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UFC 127 Roundtable

B,J. Penn battles Jon Fitch at UFC 127.After a slow weekend in mixed martial arts, the action heats back up on Saturday night when the UFC heads to Australia for UFC 127, featuring B.J. Penn taking on Jon Fitch in the main event and a couple of intriguing fights on the undercard.

To get geared up for the fight card, I engaged Ben Fowlkes in a discussion about where Penn and Fitch fit in the welterweight division (Ben disagrees with me about where Penn should rank if he wins), what Chris Lytle can prove by extending his current winning streak to five and how close George Sotiropoulos is to lightweight title contention.

Read our discussion below.

1. UFC President Dana White says B.J. Penn vs. Jon Fitch is for No. 1 welterweight contender status. How meaningful is that?

Michael David Smith: Approximately as meaningful as it was when White said Fitch vs. Thiago Alves was for No. 1 welterweight contender. Which is to say, not meaningful at all.

First of all, the UFC books title fights based on what will sell pay-per-views, not on who has won "No. 1 contender" fights. Secondly, events that transpire after someone is declared the No. 1 contender often change who the No. 1 contender is. Just ask Anthony Pettis. Or Rashad Evans. Or Yushin Okami. Or Junior dos Santos. Or Josh Grispi. All of those guys were declared No. 1 contenders in 2010, and none of them are getting the title fights they thought they had coming to them. Stuff happens.

Having said all that, Penn vs. Fitch is a very meaningful fight. Although they were both dominated by Georges St. Pierre, the winner absolutely deserves to be considered the No. 2 welterweight in the world, and probably one of the 10 best pound-for-pound fighters as well. It's a great fight, even if it's not really for the No. 1 contender crown.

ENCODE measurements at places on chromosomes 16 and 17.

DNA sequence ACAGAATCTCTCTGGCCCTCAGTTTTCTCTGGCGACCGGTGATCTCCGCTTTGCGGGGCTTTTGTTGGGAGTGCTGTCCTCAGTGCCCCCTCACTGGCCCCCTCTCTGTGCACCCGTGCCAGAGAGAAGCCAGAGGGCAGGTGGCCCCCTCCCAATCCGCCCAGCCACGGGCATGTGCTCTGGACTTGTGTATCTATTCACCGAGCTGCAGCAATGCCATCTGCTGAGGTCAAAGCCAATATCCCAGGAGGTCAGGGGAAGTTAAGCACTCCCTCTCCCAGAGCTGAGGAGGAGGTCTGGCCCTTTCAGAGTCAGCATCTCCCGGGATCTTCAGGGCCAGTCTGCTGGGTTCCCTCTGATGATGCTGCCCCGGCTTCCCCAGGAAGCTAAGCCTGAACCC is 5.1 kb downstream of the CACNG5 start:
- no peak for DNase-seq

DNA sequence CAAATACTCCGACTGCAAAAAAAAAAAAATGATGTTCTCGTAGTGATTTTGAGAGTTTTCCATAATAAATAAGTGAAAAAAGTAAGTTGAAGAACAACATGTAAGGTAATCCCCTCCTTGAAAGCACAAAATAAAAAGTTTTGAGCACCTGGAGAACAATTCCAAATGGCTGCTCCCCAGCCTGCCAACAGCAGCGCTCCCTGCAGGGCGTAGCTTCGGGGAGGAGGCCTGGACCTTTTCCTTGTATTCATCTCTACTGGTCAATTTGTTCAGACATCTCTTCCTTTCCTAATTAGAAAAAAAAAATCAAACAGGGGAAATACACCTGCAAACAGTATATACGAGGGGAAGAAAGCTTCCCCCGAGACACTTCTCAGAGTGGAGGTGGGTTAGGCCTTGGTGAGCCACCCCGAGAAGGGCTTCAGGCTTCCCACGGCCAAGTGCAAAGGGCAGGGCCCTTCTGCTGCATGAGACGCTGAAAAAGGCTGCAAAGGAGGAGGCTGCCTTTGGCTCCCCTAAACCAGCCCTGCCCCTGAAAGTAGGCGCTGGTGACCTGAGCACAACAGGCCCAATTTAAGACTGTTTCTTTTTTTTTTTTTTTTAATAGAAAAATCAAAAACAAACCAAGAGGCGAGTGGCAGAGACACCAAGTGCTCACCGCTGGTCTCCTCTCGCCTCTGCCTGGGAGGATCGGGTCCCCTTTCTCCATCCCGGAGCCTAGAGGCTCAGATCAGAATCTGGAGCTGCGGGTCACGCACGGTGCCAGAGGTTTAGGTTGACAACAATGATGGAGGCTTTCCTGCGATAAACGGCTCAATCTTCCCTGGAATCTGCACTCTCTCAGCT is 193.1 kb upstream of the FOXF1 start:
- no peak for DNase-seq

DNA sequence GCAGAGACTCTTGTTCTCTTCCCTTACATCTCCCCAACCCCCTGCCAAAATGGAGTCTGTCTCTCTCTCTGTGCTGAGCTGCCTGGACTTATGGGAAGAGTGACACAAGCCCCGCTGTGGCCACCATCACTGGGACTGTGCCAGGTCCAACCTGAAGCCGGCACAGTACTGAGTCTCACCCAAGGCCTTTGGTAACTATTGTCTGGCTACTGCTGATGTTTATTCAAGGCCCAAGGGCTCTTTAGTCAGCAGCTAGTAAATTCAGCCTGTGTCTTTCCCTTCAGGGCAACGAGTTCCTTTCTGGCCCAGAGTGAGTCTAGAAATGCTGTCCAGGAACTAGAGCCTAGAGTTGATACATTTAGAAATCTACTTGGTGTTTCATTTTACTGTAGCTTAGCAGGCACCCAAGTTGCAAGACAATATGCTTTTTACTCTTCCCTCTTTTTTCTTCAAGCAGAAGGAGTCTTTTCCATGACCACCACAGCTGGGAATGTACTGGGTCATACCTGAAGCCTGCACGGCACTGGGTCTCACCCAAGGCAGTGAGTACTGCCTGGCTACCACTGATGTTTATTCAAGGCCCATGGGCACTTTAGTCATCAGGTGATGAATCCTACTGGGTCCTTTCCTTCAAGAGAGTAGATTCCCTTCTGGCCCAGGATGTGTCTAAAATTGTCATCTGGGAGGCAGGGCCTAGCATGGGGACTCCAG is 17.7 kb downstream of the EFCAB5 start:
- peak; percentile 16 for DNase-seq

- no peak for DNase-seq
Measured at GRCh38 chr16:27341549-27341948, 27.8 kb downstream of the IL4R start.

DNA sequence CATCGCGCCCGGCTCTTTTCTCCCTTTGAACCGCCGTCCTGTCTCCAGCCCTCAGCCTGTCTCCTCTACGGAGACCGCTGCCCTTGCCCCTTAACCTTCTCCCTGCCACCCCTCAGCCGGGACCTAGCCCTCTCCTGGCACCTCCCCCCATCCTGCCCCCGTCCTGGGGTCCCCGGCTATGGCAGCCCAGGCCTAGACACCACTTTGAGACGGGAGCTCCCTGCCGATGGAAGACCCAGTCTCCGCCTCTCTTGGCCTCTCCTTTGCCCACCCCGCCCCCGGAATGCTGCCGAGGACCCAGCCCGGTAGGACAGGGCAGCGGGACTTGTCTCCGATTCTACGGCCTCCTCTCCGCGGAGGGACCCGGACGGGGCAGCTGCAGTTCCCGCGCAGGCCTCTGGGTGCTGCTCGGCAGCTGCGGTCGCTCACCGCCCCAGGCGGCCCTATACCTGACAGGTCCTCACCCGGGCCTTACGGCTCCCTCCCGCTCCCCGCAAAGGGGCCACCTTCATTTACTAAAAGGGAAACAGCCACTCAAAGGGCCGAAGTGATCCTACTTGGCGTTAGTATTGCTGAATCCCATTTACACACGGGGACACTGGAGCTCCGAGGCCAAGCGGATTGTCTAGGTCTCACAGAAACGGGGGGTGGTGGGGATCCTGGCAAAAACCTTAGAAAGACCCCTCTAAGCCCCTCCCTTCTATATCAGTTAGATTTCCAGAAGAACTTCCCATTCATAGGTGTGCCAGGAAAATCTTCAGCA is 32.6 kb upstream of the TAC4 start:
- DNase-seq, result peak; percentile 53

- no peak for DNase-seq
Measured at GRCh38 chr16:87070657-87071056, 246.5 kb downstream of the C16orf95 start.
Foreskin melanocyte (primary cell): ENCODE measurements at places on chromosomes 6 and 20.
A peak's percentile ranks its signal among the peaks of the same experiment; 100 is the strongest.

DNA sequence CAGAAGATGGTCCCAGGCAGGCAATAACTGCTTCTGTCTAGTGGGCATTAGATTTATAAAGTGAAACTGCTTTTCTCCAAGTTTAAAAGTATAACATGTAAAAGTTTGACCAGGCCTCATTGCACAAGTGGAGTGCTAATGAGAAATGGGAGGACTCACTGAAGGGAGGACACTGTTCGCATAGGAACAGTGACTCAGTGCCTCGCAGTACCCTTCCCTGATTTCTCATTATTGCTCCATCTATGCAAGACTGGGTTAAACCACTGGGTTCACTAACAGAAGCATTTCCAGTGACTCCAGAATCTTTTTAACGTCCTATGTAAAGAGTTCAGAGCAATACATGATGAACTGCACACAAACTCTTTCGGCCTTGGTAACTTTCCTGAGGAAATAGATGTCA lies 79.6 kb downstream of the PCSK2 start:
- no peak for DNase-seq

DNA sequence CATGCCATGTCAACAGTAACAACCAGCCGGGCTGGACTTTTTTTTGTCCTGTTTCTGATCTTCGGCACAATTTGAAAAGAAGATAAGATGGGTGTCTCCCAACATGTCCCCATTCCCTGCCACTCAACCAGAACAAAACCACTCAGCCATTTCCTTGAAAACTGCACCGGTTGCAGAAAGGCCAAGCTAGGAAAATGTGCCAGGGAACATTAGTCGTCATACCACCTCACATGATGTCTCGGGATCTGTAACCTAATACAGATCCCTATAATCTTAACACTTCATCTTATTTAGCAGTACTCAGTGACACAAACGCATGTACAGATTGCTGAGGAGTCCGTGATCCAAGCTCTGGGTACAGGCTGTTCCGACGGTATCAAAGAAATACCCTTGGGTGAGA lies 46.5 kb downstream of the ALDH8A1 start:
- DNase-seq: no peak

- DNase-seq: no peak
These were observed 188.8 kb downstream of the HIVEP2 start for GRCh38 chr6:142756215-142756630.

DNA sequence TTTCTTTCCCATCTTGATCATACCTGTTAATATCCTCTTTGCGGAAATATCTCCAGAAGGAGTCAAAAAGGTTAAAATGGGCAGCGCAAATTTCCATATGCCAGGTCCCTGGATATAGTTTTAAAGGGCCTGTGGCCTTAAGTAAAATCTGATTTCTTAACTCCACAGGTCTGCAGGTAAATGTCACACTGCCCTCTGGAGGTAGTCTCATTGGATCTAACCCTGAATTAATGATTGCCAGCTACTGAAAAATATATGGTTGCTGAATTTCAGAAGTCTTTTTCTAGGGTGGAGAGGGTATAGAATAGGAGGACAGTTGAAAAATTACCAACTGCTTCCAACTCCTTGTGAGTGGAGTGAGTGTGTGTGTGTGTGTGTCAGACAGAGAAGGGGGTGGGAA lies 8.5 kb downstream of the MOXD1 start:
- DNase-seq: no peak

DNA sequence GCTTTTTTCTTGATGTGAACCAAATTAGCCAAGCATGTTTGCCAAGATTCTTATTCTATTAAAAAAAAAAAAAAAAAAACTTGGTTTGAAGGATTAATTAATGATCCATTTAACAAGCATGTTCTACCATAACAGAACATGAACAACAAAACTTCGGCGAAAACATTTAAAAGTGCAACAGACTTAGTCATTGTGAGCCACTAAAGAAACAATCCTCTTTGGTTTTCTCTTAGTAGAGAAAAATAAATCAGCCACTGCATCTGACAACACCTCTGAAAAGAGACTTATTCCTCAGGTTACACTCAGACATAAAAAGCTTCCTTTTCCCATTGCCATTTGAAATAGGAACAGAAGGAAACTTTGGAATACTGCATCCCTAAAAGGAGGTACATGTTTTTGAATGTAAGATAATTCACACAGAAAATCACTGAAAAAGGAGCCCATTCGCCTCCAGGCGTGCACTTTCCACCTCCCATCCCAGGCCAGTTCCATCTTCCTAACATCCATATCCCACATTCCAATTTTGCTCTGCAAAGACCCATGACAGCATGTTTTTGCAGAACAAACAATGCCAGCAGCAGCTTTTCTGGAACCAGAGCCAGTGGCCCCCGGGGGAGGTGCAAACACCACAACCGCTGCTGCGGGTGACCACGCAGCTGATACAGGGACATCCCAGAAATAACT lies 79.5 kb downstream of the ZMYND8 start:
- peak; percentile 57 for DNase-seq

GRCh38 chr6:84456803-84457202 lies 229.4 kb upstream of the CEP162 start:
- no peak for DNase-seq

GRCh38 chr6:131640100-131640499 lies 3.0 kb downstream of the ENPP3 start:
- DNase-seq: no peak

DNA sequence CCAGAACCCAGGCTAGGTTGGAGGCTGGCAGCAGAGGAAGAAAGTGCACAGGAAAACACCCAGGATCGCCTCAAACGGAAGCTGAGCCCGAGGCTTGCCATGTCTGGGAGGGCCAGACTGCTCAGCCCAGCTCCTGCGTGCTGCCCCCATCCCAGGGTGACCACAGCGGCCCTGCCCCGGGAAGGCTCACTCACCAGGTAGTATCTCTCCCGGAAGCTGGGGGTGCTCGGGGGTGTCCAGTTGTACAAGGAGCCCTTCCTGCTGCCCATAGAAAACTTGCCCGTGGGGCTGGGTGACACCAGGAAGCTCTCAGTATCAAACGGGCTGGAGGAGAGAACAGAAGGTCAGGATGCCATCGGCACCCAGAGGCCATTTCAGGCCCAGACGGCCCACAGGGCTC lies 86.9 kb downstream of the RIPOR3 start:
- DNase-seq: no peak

Ben Fowlkes: Just so I'm clear on this, you're saying that if B.J. Penn beats Jon Fitch, that alone will make him the number two welterweight in the world? Or at least, that in conjunction with his recent victory over an aging Matt Hughes? Not to diminish Penn's accomplishments -- at least at lightweight, he's already established himself as one of the greats -- but that's hard for me to swallow.

Penn is 2-3 as a welterweight in the UFC, and both his wins have come against the same person. If he beats Fitch (and, for the record, I don't see him doing that), that would be impressive, but I'm not sure it's enough to justify giving him a crack at the title in a division where he'd still be just a .500 fighter.

That, combined with the point you already made regarding the last time Fitch won a number one contender fight, is what makes me question the whole number one contender tag here. I think the UFC feels like it's the only way to sell this as a main event, and while I can see the reasoning behind that, it feels vaguely insulting to my intelligence. It's an interesting fight (at least on paper), and I'm looking forward to watching it. Can't that be enough? Or do we really need to believe, if only for a little while, that this has an immediate consequence?

2. Chris Lytle: Relevant fighter in the welterweight division or just a guy who earns himself a bunch of bonus checks?

Michael David Smith: More the latter. It's true that if he beats Brian Ebersole, he'll be on a five-fight winning streak, and five-fight winning streaks are sometimes enough to earn title shots, but Lytle hasn't been facing the quality of competition that you need to face to put yourself in the running for a belt.